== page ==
Review: Serious Sam HD: The First Encounter
Do you remember how the world was before Serious Sam? Don’t answer that; at this point, your reply is likely to make my ancient form crumble to dust and blow away in the wind. But there did exist a time before horde modes, before Painkiller, before nuts.wad, before the very concept of just giving players a giant gun and a room stuffed full of meaty enemies. Serious Sam was the quippy bastard that ushered us into a golden age of endless gibs, starting with a blood-and-buckshot-fueled romp through ancient Egypt. There have been several remakes of The First Encounter over the years, and HD has always been my weapon of choice for revisiting the genesis of the series. Fortunately, both the gameplay and the remake itself have aged plenty gracefully enough for the modern generation to get their fill of chaingun strafing and headless screaming.
Did you know these mad murderfests have a story? It’s true! In the far-flung future, Earth is on its last legs following an alien invasion spearheaded by the villainous Mental. Sam “Serious” Stone is the last protagonist left standing and the cornerstone of the Earth Defense Force, and they’ve got a plan for underdogging this war by sending Sam back in time to ancient Egypt. There, he’ll have to uncover the connections between the Egyptians and ancient aliens (yes, obviously, it was aliens) to summon a weapon that can change the course of history. Mental, however, is not about to let his conquest get re-written, and sends his massive, motley forces back to overrun the past. Good thing Sam is an expert in killing everything, everywhere, at all times, or that might be a problem!
This is one of those wonderful cases where someone had to write a ridiculously tenuous plot to connect an alien army, Egypt, and a guy running around in All Stars with a rocket launcher, and pulled it off to be built upon for decades. The meat of the game, of course, is turning ludicrous quantities of enemies into meaty chunks, and it does not fail to deliver. The classic Serious Sam experience is triggering a flood of enemies, then running backwards or wildly strafing while blazing away with lasers, bullets, and bombs until only you remain standing. The eclectic mix of foes keeps this interesting, as galloping skeletons, towering mechs, screeching harpies, and the now-ubiquitous screaming headless suicide bombers swarm Sam in varying volumes and formations.
What might surprise you, if you’re new to the series or coming to this one after future games, is how even-handed the earlier levels are. The front half of The First Encounter could almost be mistaken for a normal FPS, with reasonable enemy placements and moderate body counts. The scope of the levels, sprawling into the distant desert sands, still set it apart, and there are a few memorable setpiece battles that remind you what series it is you’re playing. But it’s clear that Serious Sam started as more of a balance between massive brawls and shorter encounters, something that later games moved away from as they fully embraced the madness that made Sam the man he is. The First Encounter is definitely more straight-forward, even in its big climactic late-game battles, than The Second Encounter is in its opening hour.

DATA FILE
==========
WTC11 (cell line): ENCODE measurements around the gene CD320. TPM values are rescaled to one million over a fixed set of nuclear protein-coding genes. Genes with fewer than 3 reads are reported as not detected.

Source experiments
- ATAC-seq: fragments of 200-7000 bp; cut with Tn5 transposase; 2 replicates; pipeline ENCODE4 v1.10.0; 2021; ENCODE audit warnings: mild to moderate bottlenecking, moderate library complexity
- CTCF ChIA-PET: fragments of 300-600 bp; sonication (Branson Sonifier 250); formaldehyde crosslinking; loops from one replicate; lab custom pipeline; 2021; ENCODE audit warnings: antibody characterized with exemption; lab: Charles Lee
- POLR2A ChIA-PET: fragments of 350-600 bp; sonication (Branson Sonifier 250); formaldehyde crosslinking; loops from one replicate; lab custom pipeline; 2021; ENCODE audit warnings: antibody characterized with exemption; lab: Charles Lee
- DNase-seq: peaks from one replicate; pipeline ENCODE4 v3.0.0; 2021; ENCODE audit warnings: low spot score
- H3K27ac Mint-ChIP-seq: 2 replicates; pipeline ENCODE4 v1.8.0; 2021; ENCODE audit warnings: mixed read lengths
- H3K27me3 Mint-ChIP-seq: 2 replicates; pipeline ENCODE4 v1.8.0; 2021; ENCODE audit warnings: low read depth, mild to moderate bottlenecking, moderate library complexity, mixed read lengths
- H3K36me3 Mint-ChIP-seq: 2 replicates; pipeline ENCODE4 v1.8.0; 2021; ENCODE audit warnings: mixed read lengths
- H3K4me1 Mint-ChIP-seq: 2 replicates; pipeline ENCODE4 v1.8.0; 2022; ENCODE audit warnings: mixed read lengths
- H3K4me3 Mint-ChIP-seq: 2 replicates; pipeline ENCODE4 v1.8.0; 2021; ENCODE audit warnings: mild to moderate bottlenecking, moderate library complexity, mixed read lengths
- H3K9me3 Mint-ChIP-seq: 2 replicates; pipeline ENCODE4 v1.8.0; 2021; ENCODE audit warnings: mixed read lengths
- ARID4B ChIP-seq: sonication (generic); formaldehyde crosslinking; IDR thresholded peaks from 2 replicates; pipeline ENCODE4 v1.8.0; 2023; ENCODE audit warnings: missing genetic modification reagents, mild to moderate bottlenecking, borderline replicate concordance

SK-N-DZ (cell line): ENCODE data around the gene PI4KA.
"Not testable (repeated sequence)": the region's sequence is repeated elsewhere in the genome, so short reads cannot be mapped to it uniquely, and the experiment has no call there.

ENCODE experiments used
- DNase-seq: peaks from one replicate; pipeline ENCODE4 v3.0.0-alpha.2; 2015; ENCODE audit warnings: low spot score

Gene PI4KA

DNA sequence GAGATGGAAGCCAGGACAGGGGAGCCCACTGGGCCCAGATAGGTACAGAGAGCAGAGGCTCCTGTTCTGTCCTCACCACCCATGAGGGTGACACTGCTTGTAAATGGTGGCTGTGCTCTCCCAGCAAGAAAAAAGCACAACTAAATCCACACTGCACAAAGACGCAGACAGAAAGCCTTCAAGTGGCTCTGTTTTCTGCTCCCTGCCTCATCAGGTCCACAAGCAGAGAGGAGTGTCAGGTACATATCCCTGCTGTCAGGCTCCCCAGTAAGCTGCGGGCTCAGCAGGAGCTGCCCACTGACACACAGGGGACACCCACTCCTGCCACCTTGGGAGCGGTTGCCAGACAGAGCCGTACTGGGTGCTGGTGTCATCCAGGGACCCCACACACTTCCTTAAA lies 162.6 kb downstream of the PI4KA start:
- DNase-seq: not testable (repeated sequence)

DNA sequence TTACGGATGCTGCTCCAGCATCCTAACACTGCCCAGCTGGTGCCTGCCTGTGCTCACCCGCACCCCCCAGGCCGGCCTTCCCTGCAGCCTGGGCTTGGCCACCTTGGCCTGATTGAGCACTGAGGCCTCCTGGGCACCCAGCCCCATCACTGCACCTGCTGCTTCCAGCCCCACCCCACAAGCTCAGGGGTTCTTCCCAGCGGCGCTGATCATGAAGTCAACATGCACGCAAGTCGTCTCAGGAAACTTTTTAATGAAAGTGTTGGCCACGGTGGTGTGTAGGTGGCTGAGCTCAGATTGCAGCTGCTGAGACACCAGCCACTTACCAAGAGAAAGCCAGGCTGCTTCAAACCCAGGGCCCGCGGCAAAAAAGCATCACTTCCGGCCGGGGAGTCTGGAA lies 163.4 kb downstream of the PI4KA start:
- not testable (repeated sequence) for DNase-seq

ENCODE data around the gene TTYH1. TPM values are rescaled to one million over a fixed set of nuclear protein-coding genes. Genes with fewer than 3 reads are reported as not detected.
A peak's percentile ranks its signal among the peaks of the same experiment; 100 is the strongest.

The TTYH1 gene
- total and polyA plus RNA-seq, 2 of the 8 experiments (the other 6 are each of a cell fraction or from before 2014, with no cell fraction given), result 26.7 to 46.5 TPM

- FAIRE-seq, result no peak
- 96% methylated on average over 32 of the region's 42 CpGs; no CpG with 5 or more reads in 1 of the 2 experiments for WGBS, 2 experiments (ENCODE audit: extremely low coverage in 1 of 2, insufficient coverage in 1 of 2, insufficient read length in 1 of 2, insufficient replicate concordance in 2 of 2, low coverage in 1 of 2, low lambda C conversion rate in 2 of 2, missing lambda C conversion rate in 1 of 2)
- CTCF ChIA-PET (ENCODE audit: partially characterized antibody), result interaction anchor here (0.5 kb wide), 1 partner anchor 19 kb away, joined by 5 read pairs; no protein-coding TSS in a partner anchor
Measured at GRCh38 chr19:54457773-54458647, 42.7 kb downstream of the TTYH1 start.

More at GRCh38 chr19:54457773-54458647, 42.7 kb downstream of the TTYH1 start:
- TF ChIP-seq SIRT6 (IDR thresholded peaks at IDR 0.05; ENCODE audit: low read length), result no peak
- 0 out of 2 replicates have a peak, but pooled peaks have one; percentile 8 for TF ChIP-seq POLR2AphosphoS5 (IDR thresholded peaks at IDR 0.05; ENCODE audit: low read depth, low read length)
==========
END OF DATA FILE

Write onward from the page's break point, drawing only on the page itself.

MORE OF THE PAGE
As for the remake itself, it’s certainly a faithful rendition of the absurd sorties and secrets that made up the original release. The (relatively) modern engine gives the game some much-needed fidelity that holds up great even now, though some of the building textures and geometry might give you pause if you stop to admire your surroundings too long. The UI is clean and the weapons look great, especially as they tear through hordes of enemies. This particular edition of The First Encounter loses a few of the more creative gravity-based rooms from the original, which is a definite shame, but does offer a few extra secrets in some levels that really benefit from them. Speaking of secrets, this is a series that really must be respected for both the hilarity and sheer volume of secrets it manages to cram in between arenas.
A full romp through ancient Egypt (the two secret levels included) will run you about six hours, which is a perfectly reasonable length of time to enjoy some Serious Sam. Anything longer than that, and you definitely risk burnout on Sam’s particular brand of FPS action. It’s honestly hard to argue that The First Encounter hasn’t aged gracefully, as it delivers on the promise of massive mayhem against previously unthinkable volumes of foes. A fair number of games have topped this one in size and spectacle (most of them subsequent Serious Sam games), but I find it comforting that the original, the game that showed us how much fun truly massive shootouts can be, is still as entertaining as it ever was.